[ dahy-kast, dik-ast ]
/ ˈdaɪ kæst, ˈdɪk æst /
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(in ancient Athens) a citizen eligible to sit as a judge.
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Origin of dicast
1700–10; <Greek dikastḗs a juryman, equivalent to *dikad-, base of dikázein to judge, determine (derivative of díkē right, law, order) + -tēs agentive suffix
Words nearby dicast
Dictionary.com Unabridged Based on the Random House Unabridged Dictionary, © Random House, Inc. 2021
How to use dicast in a sentence
A juror or dicast would receive the same sum for attendance, and the courts or juries often consisted of 500 persons.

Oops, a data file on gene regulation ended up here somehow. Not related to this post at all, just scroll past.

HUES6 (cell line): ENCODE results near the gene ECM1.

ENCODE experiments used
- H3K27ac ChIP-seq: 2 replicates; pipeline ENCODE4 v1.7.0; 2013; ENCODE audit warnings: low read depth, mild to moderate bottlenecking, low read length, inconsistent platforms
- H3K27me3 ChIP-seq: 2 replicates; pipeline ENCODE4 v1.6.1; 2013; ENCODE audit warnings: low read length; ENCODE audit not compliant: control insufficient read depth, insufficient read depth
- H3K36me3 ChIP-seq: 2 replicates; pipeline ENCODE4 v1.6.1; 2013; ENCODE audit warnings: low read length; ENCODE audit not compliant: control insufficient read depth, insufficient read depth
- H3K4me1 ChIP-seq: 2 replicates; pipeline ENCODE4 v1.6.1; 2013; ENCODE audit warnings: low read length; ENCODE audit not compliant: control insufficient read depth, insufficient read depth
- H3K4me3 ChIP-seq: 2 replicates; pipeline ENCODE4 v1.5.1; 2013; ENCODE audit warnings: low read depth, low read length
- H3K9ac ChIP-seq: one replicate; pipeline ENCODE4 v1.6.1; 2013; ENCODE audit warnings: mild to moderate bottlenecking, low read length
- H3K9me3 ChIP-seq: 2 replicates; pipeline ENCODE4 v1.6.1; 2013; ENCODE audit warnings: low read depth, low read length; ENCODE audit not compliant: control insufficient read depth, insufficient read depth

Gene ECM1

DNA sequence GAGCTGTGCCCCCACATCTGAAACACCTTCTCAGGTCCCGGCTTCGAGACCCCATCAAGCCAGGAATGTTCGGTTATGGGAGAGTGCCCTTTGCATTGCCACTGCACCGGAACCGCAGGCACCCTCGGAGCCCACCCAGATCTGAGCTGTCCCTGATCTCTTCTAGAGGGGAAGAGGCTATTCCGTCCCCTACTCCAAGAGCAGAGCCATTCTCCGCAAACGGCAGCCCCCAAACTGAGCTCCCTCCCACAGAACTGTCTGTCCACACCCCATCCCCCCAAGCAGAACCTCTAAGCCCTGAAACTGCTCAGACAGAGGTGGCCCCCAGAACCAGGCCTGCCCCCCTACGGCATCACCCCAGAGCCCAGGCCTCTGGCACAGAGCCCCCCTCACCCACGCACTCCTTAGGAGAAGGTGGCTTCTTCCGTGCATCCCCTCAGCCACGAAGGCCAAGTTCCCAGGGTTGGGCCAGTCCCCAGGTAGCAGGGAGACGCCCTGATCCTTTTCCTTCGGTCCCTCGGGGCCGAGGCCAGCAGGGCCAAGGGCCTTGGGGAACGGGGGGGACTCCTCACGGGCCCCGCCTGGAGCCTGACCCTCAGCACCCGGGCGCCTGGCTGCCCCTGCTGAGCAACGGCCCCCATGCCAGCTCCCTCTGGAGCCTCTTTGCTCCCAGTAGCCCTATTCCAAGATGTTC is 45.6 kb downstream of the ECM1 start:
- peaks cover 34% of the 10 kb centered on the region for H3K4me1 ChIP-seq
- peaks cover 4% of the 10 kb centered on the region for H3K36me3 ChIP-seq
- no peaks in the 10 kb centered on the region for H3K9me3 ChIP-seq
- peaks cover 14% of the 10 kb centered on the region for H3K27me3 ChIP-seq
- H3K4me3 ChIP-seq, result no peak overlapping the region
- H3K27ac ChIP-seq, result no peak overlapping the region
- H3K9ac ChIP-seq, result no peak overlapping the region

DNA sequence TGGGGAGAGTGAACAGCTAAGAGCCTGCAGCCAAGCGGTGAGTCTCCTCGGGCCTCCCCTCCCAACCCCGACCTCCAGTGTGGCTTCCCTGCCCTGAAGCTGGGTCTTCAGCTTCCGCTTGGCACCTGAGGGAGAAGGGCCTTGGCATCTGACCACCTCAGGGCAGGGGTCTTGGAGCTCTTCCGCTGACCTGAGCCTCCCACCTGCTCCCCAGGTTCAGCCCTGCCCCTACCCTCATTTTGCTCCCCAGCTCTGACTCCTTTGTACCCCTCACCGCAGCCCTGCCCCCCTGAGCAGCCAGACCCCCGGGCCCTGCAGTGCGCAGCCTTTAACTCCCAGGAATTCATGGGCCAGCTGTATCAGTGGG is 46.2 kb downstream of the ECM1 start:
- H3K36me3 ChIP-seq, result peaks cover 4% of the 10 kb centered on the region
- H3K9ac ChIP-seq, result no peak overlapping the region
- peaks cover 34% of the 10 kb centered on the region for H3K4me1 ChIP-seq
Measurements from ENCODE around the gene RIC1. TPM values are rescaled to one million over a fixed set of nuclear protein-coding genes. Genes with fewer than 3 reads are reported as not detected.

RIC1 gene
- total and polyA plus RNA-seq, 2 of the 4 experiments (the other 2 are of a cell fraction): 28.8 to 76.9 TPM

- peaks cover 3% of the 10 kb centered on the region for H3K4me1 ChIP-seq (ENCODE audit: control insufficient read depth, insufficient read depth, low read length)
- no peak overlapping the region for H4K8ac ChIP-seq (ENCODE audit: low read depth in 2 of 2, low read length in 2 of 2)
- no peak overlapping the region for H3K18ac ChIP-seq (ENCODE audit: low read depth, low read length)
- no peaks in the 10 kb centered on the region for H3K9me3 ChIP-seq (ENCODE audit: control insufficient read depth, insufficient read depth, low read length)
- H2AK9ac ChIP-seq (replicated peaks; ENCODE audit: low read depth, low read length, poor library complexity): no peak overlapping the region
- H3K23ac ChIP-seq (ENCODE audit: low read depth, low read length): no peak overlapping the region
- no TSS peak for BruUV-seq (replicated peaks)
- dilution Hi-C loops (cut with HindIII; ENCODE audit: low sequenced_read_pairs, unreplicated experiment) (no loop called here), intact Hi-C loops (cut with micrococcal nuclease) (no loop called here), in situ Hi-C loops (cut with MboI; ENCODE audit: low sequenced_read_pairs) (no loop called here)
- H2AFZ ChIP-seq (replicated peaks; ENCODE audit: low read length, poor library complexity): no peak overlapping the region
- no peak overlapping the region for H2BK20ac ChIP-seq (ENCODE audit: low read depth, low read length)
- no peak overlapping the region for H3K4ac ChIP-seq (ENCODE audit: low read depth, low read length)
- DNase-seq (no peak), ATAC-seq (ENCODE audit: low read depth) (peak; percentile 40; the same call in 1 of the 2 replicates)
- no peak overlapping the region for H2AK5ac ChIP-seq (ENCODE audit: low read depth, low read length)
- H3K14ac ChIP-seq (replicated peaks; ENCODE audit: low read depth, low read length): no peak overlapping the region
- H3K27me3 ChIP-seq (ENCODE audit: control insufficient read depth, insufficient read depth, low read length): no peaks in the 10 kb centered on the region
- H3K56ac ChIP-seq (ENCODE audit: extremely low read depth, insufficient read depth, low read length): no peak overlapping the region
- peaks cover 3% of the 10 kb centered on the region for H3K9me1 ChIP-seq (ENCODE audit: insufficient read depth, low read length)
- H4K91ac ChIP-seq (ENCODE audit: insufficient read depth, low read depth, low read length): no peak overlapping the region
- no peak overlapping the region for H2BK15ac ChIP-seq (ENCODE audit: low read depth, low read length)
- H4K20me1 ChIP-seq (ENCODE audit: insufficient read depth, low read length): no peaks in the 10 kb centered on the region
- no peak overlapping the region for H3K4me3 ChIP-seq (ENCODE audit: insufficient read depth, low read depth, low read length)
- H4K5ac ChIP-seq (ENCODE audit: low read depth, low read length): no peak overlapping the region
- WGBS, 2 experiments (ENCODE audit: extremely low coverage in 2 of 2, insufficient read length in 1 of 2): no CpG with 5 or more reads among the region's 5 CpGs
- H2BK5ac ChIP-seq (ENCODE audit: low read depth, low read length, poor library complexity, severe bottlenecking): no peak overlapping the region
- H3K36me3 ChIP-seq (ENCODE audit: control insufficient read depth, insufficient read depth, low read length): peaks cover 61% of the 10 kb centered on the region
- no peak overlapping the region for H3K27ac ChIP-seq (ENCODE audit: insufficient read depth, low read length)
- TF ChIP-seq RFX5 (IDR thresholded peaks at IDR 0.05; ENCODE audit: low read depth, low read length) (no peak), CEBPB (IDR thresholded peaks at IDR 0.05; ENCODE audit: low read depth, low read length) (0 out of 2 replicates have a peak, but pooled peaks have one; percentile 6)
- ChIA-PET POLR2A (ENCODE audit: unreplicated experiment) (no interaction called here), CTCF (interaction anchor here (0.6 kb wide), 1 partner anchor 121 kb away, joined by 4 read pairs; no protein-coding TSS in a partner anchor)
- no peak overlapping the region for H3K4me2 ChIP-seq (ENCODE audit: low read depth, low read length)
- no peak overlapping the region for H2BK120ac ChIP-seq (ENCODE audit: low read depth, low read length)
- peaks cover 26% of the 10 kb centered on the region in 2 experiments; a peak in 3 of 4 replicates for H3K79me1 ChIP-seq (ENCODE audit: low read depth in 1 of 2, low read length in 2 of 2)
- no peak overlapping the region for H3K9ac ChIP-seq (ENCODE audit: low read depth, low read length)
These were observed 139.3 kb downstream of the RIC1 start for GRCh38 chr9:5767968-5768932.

Dicast, Dikast, dī′kast, n. one of the 6000 Athenians annually chosen to act as judges.
British Dictionary definitions for dicast
/ (ˈdɪkæst) /
(in ancient Athens) a juror in the popular courts chosen by lot from a list of citizens
Derived forms of dicastdicastic, adjective
Word Origin for dicast
C19: from Greek dikastēs, from dikazein to judge, from dikē right, judgment, order
Collins English Dictionary - Complete & Unabridged 2012 Digital Edition © William Collins Sons & Co. Ltd. 1979, 1986 © HarperCollins Publishers 1998, 2000, 2003, 2005, 2006, 2007, 2009, 2012